Being stealthy or sneaky can be preceived as behavior of a predator and the subjects will react very much the same as if a predator were really there, you see this in your backyard where the birds would normally sit through just about whatever you might be doing but if you suddenly appear in the yard everything takes flight and the risk assessment is then done by the birds. Often very quickly they are back to feeding or doingtheir bird stuff after recognizing you as a non-threat.

These animals are very much aware or their surroundings and haunts, a good friend attempted to photograph some Kingfishers and went out and setup his blind and then spent the next two weeks on an almost daily basis trying to capture shots of them, whether he went in before light or even spent the night in the blind he could not capture an image of these two birds except as they flew by rattling their alarm call.

After we talked about this it was realized he had set his blind in a perfect position to shoot a particular perch but had placed the blind directly under another favored position and they "recognized" the change in the area. Much like if I decided to photograph some one in their living room by hiding partially behind the couch and partially under the drapes, a change in the room would be noticed. And I probably wouldn't be invited back for dinner.

Understanding the subjects habits will bring more success than just finding the "perfect" spot, he had noted the subjects mate would use the location where he was at on occasion but didn't take that into account and so had a couple week learning experience.

The whole point is to understand the subjects "world view" if you will, if you act as if you are a predator then prey will leave the area, if you act as prey you maybe eaten (which could make for some good images however have a lens handy with a short min focus distance so the images will be in focus.) :D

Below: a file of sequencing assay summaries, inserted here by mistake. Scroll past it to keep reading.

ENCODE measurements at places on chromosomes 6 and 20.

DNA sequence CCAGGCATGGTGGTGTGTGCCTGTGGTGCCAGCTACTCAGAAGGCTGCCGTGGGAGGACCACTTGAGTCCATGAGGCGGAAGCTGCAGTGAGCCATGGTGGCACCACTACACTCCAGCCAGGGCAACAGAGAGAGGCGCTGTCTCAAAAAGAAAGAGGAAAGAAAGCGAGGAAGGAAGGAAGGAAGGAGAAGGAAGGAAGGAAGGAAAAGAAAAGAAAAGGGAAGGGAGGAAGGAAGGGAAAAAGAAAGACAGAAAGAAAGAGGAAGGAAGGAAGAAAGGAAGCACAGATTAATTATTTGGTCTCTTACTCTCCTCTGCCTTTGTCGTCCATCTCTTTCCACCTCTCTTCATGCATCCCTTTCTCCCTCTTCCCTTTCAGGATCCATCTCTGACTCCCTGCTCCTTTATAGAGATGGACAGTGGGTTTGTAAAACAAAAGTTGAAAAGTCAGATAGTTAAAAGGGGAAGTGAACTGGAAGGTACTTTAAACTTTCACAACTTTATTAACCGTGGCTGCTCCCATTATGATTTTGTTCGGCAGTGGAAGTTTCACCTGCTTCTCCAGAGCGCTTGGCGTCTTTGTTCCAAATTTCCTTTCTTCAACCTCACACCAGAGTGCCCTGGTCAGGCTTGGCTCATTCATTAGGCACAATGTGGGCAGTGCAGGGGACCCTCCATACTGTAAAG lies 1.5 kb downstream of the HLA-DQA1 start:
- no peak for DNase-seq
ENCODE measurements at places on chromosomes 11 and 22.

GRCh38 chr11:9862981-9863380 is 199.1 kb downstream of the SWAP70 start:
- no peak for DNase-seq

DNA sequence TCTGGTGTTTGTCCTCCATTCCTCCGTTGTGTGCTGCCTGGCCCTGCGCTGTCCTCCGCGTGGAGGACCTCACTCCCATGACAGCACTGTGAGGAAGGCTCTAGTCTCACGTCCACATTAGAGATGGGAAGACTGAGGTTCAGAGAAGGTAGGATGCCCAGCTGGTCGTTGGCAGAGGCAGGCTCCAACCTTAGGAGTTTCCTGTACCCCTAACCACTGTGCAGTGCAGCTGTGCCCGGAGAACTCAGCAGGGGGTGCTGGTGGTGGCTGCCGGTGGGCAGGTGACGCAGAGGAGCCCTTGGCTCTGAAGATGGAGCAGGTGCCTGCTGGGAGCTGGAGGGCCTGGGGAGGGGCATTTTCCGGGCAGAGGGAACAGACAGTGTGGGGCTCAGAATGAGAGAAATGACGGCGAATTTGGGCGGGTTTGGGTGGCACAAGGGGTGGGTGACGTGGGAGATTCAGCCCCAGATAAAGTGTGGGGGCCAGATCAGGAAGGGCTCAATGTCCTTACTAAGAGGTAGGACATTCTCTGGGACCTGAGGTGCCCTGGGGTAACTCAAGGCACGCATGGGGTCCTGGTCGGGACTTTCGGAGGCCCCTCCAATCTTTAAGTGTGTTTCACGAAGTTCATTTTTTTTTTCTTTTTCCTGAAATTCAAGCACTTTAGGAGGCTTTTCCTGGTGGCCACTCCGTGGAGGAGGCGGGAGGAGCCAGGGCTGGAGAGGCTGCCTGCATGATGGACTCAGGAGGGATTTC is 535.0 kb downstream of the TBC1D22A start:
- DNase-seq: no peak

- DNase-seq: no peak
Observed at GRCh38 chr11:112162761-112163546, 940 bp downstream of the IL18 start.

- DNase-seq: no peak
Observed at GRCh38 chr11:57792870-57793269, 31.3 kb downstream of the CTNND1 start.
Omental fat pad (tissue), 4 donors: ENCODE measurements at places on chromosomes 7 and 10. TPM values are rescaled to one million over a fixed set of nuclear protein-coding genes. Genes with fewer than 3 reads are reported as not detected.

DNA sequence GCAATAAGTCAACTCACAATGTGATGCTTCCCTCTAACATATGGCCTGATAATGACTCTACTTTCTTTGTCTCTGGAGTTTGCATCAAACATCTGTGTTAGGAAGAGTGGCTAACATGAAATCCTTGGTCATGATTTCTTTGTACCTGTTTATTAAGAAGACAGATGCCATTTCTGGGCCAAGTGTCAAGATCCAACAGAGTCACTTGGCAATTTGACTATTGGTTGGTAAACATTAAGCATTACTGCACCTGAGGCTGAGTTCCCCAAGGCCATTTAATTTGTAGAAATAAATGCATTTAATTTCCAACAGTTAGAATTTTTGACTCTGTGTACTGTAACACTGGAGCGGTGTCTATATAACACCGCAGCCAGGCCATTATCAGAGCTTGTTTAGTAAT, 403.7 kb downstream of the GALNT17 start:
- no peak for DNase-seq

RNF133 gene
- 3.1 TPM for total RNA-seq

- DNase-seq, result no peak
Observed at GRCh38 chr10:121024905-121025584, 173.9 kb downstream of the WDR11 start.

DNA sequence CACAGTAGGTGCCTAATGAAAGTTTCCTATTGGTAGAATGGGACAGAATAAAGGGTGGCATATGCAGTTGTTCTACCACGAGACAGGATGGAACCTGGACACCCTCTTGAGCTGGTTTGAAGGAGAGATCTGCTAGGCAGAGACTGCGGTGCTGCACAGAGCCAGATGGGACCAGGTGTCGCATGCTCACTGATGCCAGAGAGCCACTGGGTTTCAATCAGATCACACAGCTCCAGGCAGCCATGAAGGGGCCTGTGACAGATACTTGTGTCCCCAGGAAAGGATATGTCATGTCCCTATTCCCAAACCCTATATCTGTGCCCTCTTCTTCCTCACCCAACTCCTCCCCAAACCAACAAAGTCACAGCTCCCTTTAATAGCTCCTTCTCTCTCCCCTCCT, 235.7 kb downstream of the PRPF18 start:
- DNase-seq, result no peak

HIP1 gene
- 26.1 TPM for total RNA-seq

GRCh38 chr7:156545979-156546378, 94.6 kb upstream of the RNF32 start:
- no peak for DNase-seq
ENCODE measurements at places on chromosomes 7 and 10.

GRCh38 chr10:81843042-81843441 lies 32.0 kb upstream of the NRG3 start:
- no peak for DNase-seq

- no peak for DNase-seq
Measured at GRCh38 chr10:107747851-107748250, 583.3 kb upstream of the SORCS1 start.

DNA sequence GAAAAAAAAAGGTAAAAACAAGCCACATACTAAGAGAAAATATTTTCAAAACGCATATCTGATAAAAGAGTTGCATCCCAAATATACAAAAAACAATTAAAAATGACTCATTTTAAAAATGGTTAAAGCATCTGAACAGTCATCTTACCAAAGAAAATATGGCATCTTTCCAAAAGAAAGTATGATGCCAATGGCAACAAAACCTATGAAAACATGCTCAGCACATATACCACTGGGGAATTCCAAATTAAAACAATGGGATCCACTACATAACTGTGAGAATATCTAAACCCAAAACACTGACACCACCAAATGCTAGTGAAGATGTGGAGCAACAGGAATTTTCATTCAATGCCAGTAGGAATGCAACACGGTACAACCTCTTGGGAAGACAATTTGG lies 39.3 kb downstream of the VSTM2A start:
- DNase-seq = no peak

And knowing the subjects habits, haunts and times they perfer to do certain things like feed, groom, rest or travel. These are usually quite regular for just about every species, things change a bit when there is young to care for but otherwise they operate much like we do on a schedule.

Their schedule though is based on different clock than ours, they use the Sun's rising and setting which changes on a daily basis, getting earlier or later based on the season. If you find an animal some place 2 hours after sunrise and go back a month or two later at the time you saw on your watch and spent a few days you wouldn't probably capture the similar behavior. Because the time of the sun rise has changed.

But if returned at the same two hours after sunrise you would more than likely do so, a lot of species behavior is not based on a daily set of rounds but maybe every couple of days or every week,. A coyote I often photographed Icould count on passing a certain place about every 3 days. These animals range a lot but do have hime ranges and will cover all of it. It just depends on the scale and demands they animal currently has on it.